A lot of that credit, in addition to Aleeza and the openness of the production team, goes to Ronit Polin-Tarshish, an Orthodox Jewish woman hired to be a consultant and producer on the show. With an impressive background writing, directing and producing plays and movies for the Orthodox Jewish world and then later serving as a development producer for the TV show, Arranged, on FYI, she was the perfect fit.

She, Aleeza and the production crew worked together to ensure that Judaism was portrayed authentically and positively. “They really wanted to hear my opinions and I was not shy about sharing [them],” Ronit explains. “If something was incorrect or even just barely touched on a trope, I would say something. Nobody had malicious intent, but it’s so easy to have something misconstrued and have someone turned into a caricature.”

She shares that all the “characters” on the show are so three-dimensional. “I shouldn’t even call them characters, I should just call them humans! They’re real people with some positive qualities and some negative qualities which is perfect because that’s what real people are like.”

Together, they are hoping that the world soaks up some of the beauty in observant Jewish dating, even if it’s just the mindset attached to it.

On the show, there are singles in their early 20s and 40s alike. If someone is 24 and secular, Aleeza explains, they may want a long-term relationship but not actually want marriage. It’s become the norm in both the secular Jewish and also non-Jewish worlds to focus on other things first like education, earning a living, maybe buying your own space. It’s that emphasis on the individual though that Aleeza says actually harms people from being able to adapt to a relationship. 

“We are bred and built to be independent individuals…we wake up one day and say, ‘Okay, I am who I need to be, let me bring somebody in.’ But [at that point], I’m so much of who I need to be, that I have no space for who I need to become.”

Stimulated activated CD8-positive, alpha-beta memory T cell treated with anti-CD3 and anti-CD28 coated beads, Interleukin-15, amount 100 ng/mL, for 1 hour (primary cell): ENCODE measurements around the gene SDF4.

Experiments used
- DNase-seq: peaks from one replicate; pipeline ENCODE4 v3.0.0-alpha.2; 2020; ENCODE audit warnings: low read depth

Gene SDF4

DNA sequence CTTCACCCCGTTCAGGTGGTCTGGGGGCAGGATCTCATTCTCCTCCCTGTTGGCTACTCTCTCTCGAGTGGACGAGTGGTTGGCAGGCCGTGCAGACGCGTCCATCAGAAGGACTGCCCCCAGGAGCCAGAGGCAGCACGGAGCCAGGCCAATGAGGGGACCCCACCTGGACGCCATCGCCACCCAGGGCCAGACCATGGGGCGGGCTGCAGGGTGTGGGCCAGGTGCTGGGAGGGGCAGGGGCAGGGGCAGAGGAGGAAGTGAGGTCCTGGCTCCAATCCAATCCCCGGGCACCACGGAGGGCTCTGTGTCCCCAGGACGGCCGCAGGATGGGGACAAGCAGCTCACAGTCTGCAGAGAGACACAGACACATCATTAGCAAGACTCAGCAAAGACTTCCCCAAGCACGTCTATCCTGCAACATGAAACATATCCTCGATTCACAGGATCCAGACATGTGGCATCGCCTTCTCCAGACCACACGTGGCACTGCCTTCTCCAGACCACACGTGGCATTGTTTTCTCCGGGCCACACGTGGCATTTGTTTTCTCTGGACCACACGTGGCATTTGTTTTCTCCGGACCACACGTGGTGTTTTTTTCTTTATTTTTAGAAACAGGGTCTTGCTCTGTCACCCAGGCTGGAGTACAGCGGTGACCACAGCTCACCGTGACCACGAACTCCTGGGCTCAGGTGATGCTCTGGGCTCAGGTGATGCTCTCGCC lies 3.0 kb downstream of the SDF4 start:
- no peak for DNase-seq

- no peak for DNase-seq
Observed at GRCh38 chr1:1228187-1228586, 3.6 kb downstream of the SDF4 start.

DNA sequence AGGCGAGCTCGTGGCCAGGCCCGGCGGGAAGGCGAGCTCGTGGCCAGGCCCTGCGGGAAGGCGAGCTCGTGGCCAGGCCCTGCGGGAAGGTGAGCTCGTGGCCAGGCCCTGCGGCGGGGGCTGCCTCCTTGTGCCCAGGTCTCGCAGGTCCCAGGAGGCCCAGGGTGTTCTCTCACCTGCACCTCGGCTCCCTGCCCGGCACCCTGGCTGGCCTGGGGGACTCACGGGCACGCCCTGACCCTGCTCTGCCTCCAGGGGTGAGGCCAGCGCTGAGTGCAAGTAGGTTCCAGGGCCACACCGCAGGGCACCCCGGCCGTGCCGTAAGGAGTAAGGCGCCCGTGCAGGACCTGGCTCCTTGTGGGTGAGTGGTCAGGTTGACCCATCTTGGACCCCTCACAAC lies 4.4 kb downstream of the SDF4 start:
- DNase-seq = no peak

She emphasizes that the traditional Jewish value of getting married younger can actually be amazing. “You grow and become who you need to be together,” she says. While you may sacrifice other things in the process, like a bit of financial stability or have someone build their career while married, you do have the stability of your home environment.

“Independence is something that people really started to worship, and we got it. We achieved what we wanted, but we didn’t get what we really wanted, which is love, community and connection to a person we can live and grow with,” she shares. “I think through this show, people might see that. They might shift their timeline and realize they don’t have to wait so long to try and find their [forever] person.”

Jewish Matchmaking is now available to stream on Netflix. Video interviews with Aleeza and Ronit can be seen above.

*Note: It’s important to note that Jewish Matchmaking was not made for an Orthodox audience, so anyone who is sensitive to explicit language and is careful about the content they watch from a tzniut perspective will find objectionable parts to the episodes.